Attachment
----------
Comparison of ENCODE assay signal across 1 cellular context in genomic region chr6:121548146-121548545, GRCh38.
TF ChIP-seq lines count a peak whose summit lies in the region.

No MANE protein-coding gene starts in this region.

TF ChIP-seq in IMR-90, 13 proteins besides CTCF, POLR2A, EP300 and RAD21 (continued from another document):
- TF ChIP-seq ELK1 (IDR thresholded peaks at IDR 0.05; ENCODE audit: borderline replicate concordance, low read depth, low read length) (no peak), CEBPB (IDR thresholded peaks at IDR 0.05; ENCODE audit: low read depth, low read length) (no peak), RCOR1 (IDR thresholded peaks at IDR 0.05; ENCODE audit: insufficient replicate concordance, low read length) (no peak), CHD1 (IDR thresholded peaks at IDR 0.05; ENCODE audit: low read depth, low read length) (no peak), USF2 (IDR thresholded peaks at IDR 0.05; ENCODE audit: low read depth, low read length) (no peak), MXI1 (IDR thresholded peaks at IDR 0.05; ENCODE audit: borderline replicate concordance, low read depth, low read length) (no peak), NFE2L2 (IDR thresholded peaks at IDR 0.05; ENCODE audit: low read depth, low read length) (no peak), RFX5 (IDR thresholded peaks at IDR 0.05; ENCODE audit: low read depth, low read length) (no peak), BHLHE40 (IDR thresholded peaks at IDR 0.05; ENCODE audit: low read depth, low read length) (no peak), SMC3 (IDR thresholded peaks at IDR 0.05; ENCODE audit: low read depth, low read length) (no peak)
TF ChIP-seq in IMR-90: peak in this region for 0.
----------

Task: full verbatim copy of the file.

Comparison of ENCODE assay signal across 1 cellular context in genomic region chr6:121548146-121548545, GRCh38.
TF ChIP-seq lines count a peak whose summit lies in the region.

No MANE protein-coding gene starts in this region.

TF ChIP-seq in IMR-90, 13 proteins besides CTCF, POLR2A, EP300 and RAD21 (continued from another document):
- TF ChIP-seq ELK1 (IDR thresholded peaks at IDR 0.05; ENCODE audit: borderline replicate concordance, low read depth, low read length) (no peak), CEBPB (IDR thresholded peaks at IDR 0.05; ENCODE audit: low read depth, low read length) (no peak), RCOR1 (IDR thresholded peaks at IDR 0.05; ENCODE audit: insufficient replicate concordance, low read length) (no peak), CHD1 (IDR thresholded peaks at IDR 0.05; ENCODE audit: low read depth, low read length) (no peak), USF2 (IDR thresholded peaks at IDR 0.05; ENCODE audit: low read depth, low read length) (no peak), MXI1 (IDR thresholded peaks at IDR 0.05; ENCODE audit: borderline replicate concordance, low read depth, low read length) (no peak), NFE2L2 (IDR thresholded peaks at IDR 0.05; ENCODE audit: low read depth, low read length) (no peak), RFX5 (IDR thresholded peaks at IDR 0.05; ENCODE audit: low read depth, low read length) (no peak), BHLHE40 (IDR thresholded peaks at IDR 0.05; ENCODE audit: low read depth, low read length) (no peak), SMC3 (IDR thresholded peaks at IDR 0.05; ENCODE audit: low read depth, low read length) (no peak)
TF ChIP-seq in IMR-90: peak in this region for 0.